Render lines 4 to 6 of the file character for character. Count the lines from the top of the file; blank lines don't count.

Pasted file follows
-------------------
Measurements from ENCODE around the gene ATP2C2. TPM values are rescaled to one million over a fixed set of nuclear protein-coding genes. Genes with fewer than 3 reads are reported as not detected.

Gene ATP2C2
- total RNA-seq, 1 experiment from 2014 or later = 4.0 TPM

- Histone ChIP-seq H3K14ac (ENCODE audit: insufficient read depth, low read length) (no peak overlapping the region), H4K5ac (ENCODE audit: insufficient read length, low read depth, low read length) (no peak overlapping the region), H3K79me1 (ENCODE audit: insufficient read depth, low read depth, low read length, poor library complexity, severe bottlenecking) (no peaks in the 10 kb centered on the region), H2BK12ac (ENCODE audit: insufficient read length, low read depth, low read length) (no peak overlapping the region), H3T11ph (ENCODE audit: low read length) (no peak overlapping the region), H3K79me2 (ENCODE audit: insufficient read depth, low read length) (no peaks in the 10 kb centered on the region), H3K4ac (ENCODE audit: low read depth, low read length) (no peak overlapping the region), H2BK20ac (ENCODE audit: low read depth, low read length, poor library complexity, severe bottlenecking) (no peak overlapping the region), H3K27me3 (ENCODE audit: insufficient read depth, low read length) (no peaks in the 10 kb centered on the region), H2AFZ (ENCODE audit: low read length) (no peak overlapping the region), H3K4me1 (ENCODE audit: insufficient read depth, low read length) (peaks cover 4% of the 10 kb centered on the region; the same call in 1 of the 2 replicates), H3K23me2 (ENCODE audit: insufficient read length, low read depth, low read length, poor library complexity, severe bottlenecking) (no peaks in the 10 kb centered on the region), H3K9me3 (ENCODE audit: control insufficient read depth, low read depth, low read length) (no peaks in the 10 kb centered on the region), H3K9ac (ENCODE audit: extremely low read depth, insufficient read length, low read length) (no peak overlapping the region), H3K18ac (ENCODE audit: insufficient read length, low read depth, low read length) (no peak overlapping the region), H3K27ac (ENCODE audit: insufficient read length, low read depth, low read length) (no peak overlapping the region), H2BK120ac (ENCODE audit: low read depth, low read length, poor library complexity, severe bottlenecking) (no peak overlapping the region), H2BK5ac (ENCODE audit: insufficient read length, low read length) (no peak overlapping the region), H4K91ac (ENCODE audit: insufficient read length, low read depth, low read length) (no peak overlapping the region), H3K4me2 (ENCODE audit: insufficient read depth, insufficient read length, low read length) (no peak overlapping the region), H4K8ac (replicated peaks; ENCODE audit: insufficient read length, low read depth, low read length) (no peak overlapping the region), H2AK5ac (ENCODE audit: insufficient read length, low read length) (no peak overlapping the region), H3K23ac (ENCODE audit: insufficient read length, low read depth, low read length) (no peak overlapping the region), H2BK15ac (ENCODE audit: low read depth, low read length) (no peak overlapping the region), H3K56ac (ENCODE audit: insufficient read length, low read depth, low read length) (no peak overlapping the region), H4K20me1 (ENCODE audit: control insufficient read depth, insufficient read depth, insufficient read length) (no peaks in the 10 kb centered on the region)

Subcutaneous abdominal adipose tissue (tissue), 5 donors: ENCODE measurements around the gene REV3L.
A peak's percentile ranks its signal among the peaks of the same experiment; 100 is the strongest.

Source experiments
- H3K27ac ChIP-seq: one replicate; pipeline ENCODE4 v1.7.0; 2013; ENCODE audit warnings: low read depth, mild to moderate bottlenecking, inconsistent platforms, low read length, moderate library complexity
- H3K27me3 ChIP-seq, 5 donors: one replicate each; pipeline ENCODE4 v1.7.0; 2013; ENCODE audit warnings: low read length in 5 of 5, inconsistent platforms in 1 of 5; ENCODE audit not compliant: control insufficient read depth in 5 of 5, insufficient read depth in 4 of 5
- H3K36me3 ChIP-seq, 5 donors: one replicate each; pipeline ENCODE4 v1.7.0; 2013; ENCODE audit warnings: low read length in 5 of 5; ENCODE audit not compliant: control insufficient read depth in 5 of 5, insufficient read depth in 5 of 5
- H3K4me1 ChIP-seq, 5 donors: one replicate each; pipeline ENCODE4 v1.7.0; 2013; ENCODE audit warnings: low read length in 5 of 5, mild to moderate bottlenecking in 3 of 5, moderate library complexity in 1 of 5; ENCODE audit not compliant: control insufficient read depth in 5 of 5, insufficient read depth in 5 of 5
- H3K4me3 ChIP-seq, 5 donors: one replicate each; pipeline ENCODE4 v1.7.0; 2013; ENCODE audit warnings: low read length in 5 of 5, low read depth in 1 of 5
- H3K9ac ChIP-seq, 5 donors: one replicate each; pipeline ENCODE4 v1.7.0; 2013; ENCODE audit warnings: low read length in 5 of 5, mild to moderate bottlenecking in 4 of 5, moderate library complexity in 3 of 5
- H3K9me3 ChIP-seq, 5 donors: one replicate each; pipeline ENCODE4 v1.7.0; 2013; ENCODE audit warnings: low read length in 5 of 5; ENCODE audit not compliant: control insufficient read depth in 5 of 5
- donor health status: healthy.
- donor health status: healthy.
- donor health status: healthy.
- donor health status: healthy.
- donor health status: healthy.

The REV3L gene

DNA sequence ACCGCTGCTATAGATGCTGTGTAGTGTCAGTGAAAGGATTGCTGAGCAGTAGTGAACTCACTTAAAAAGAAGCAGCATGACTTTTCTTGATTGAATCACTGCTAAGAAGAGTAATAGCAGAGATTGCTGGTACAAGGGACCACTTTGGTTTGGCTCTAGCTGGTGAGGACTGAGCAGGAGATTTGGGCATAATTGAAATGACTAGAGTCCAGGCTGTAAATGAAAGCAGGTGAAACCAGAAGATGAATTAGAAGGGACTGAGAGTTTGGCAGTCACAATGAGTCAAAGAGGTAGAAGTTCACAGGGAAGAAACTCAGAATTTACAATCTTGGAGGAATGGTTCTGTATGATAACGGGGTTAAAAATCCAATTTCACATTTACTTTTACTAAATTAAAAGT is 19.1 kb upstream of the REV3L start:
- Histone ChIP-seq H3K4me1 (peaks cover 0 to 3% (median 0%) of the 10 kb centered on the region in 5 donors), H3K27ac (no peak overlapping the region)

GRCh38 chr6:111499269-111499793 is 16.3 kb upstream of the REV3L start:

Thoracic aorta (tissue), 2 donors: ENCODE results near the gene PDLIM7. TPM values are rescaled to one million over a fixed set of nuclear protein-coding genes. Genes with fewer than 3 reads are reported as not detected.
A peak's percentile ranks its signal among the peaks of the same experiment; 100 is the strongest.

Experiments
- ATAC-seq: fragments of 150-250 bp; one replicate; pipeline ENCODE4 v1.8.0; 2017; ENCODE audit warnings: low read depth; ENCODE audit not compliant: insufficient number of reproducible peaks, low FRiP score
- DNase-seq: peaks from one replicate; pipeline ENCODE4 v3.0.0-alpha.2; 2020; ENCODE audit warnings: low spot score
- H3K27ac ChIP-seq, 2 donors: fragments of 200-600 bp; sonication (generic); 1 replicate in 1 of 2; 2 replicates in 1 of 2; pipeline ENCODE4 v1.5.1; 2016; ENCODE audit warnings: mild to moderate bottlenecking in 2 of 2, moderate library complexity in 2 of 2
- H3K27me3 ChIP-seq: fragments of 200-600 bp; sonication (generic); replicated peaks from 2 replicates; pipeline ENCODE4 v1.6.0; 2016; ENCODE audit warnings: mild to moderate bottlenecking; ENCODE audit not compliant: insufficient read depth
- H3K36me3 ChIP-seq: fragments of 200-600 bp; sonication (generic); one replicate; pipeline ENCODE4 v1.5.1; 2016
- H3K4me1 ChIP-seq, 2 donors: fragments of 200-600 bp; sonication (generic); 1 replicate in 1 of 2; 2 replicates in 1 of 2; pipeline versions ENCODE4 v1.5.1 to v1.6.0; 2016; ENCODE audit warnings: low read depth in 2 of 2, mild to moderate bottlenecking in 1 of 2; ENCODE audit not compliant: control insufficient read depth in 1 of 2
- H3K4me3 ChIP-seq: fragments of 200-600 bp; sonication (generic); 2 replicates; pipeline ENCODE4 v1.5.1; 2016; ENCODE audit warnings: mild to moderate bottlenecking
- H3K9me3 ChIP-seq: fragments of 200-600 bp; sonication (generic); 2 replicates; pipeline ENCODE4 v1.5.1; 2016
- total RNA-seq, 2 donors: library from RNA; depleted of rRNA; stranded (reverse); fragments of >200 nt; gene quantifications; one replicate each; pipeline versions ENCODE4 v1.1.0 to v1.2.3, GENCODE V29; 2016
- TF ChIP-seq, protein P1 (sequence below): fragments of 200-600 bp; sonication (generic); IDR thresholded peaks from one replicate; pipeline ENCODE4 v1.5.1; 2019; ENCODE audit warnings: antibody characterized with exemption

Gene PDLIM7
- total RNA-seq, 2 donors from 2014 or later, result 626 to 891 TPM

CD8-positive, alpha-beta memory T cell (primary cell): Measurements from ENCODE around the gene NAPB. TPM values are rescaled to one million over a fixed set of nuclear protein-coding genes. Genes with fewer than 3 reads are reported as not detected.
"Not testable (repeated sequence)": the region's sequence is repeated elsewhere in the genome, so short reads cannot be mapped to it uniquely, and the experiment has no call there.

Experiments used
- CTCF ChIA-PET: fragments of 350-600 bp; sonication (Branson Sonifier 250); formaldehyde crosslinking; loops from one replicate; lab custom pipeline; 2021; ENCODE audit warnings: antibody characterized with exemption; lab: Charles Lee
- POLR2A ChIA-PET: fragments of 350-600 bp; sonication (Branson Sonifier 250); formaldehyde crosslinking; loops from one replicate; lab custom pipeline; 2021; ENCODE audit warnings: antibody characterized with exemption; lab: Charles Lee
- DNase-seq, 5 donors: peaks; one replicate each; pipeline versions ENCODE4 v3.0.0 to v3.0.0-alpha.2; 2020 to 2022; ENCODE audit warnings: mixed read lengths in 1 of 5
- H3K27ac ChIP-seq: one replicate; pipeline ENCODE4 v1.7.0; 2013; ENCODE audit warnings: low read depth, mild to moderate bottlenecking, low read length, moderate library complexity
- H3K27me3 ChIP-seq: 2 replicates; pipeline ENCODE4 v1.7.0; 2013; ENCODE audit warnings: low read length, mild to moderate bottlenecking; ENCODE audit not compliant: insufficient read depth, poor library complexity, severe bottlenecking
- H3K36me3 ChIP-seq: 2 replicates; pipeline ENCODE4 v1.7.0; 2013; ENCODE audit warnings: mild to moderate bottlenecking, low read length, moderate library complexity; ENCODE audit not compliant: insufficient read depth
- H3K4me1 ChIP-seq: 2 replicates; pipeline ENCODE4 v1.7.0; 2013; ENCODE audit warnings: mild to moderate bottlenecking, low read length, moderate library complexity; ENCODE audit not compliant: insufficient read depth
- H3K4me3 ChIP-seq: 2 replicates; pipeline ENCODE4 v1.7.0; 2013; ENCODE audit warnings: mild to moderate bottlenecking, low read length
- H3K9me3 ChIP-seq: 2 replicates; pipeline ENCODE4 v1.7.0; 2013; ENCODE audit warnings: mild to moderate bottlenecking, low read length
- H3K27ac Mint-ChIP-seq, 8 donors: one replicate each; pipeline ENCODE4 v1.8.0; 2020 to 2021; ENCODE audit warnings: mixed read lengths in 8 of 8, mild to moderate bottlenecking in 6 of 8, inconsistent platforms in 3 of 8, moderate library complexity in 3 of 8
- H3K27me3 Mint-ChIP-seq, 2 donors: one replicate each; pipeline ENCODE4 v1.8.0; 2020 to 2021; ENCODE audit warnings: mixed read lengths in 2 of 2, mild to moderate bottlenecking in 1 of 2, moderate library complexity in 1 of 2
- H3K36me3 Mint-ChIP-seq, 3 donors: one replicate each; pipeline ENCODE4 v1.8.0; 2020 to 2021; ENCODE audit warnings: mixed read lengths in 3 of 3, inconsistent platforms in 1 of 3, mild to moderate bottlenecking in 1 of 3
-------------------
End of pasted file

- Histone ChIP-seq H3K14ac (ENCODE audit: insufficient read depth, low read length) (no peak overlapping the region), H4K5ac (ENCODE audit: insufficient read length, low read depth, low read length) (no peak overlapping the region), H3K79me1 (ENCODE audit: insufficient read depth, low read depth, low read length, poor library complexity, severe bottlenecking) (no peaks in the 10 kb centered on the region), H2BK12ac (ENCODE audit: insufficient read length, low read depth, low read length) (no peak overlapping the region), H3T11ph (ENCODE audit: low read length) (no peak overlapping the region), H3K79me2 (ENCODE audit: insufficient read depth, low read length) (no peaks in the 10 kb centered on the region), H3K4ac (ENCODE audit: low read depth, low read length) (no peak overlapping the region), H2BK20ac (ENCODE audit: low read depth, low read length, poor library complexity, severe bottlenecking) (no peak overlapping the region), H3K27me3 (ENCODE audit: insufficient read depth, low read length) (no peaks in the 10 kb centered on the region), H2AFZ (ENCODE audit: low read length) (no peak overlapping the region), H3K4me1 (ENCODE audit: insufficient read depth, low read length) (peaks cover 4% of the 10 kb centered on the region; the same call in 1 of the 2 replicates), H3K23me2 (ENCODE audit: insufficient read length, low read depth, low read length, poor library complexity, severe bottlenecking) (no peaks in the 10 kb centered on the region), H3K9me3 (ENCODE audit: control insufficient read depth, low read depth, low read length) (no peaks in the 10 kb centered on the region), H3K9ac (ENCODE audit: extremely low read depth, insufficient read length, low read length) (no peak overlapping the region), H3K18ac (ENCODE audit: insufficient read length, low read depth, low read length) (no peak overlapping the region), H3K27ac (ENCODE audit: insufficient read length, low read depth, low read length) (no peak overlapping the region), H2BK120ac (ENCODE audit: low read depth, low read length, poor library complexity, severe bottlenecking) (no peak overlapping the region), H2BK5ac (ENCODE audit: insufficient read length, low read length) (no peak overlapping the region), H4K91ac (ENCODE audit: insufficient read length, low read depth, low read length) (no peak overlapping the region), H3K4me2 (ENCODE audit: insufficient read depth, insufficient read length, low read length) (no peak overlapping the region), H4K8ac (replicated peaks; ENCODE audit: insufficient read length, low read depth, low read length) (no peak overlapping the region), H2AK5ac (ENCODE audit: insufficient read length, low read length) (no peak overlapping the region), H3K23ac (ENCODE audit: insufficient read length, low read depth, low read length) (no peak overlapping the region), H2BK15ac (ENCODE audit: low read depth, low read length) (no peak overlapping the region), H3K56ac (ENCODE audit: insufficient read length, low read depth, low read length) (no peak overlapping the region), H4K20me1 (ENCODE audit: control insufficient read depth, insufficient read depth, insufficient read length) (no peaks in the 10 kb centered on the region)

Subcutaneous abdominal adipose tissue (tissue), 5 donors: ENCODE measurements around the gene REV3L.
A peak's percentile ranks its signal among the peaks of the same experiment; 100 is the strongest.